We have clickbait on our mobile devices and computer screens, ads on buses, and commercials on radio and TV. But as Tim Wu, author and Professor at Columbia University Law School points out, this is a fairly recent development that has turned into a constant monetization of our attention.
Tim is the author of three books: Who Controls the Internet?, The Master Switch, and most recently, The Attention Merchants: The Epic Scramble to Get Inside Our Heads. He has written for the New Yorker, the Washington Post, Forbes, and Slate magazine. He points out that this constant barrage of messaging actually shapes who we are, often without our realizing it.
Highlights from our conversation include:
- How does what we are exposed to determine what we decide?
- The connection between early war propaganda and the rise of advertising
- How the science of advertising was built on engineering demand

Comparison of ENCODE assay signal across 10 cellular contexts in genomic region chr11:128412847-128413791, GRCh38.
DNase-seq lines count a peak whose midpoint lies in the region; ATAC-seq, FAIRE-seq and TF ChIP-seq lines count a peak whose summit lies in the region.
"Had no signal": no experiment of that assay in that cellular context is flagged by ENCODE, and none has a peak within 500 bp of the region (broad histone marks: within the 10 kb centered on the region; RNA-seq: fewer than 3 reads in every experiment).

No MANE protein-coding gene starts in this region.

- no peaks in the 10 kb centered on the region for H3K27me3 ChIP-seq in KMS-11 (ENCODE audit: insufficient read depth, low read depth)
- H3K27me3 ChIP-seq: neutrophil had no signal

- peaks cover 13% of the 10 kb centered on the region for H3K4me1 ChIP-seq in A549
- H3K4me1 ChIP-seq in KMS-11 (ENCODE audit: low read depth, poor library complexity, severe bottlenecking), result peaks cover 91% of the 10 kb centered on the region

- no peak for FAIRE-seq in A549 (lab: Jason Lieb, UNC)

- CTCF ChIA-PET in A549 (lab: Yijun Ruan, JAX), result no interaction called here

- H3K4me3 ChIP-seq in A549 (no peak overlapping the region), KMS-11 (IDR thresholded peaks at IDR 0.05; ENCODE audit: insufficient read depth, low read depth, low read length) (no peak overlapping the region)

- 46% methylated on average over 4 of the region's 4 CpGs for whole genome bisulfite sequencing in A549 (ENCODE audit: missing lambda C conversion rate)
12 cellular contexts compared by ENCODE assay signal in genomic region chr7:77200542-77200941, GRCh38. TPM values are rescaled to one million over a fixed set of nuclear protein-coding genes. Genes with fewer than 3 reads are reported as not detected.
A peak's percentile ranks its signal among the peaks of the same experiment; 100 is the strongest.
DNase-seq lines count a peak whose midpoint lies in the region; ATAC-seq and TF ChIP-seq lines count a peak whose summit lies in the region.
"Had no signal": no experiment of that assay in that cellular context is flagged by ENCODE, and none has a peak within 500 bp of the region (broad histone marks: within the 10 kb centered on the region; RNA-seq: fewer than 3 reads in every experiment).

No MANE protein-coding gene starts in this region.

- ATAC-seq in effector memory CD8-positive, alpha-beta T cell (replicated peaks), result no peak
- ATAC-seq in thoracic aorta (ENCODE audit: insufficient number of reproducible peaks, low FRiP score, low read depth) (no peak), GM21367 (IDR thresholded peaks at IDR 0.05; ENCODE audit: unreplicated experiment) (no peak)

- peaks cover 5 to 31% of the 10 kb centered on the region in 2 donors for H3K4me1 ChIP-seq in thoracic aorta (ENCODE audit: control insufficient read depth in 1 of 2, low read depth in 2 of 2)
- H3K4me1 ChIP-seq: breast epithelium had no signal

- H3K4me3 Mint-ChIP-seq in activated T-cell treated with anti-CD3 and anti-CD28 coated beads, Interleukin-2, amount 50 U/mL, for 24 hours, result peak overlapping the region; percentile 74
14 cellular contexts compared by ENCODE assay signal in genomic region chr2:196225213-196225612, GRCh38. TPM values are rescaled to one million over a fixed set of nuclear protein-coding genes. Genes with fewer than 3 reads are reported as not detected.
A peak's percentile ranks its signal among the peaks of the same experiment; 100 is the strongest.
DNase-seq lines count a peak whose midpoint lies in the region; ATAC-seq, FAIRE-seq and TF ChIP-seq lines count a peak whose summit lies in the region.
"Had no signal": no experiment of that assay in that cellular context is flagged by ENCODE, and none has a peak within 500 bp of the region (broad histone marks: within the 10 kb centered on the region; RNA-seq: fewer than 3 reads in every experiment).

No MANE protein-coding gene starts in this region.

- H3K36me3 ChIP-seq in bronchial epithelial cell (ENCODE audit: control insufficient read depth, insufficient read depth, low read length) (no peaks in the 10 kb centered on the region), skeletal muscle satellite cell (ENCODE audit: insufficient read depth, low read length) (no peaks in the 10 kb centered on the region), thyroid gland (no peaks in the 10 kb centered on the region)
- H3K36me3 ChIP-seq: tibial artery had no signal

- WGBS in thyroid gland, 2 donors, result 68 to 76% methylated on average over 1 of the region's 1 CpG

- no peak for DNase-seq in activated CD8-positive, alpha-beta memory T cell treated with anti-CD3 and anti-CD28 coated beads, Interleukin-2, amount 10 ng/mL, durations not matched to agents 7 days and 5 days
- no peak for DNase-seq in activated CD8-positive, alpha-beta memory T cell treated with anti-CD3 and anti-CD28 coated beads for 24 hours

- Why early suffragettes were hired to sell cigarettes
- How the Paris poster period led to an early revolt against the attention merchants
- How Consumer Reports grew out of frustration with ads
- The original remote control took the shape of a gun to blow away commercials
- Bringing TVs into our homes meant attention merchants now had more access
- 1950s provided a captive prime time TV programming audience for advertisers
- How advertising convinces us that to be individuals we need to buy things
- How novelty and unpredictability makes things addictive
- How idealistic tech founders work against own values in reliance on ads
- Tech innovation of today focused more on getting inside our minds and featuring ads
- Why harvesting captures so well how our attention is sought and used
- How such a tiny sector of the economy has such a big impact on us and how we live
- How spending time with others is actually a revolt against advertising
- Where are the sacred spaces in our lives?
- What is the role of public virtue in decision making today?
Selected Links to Topics Mentioned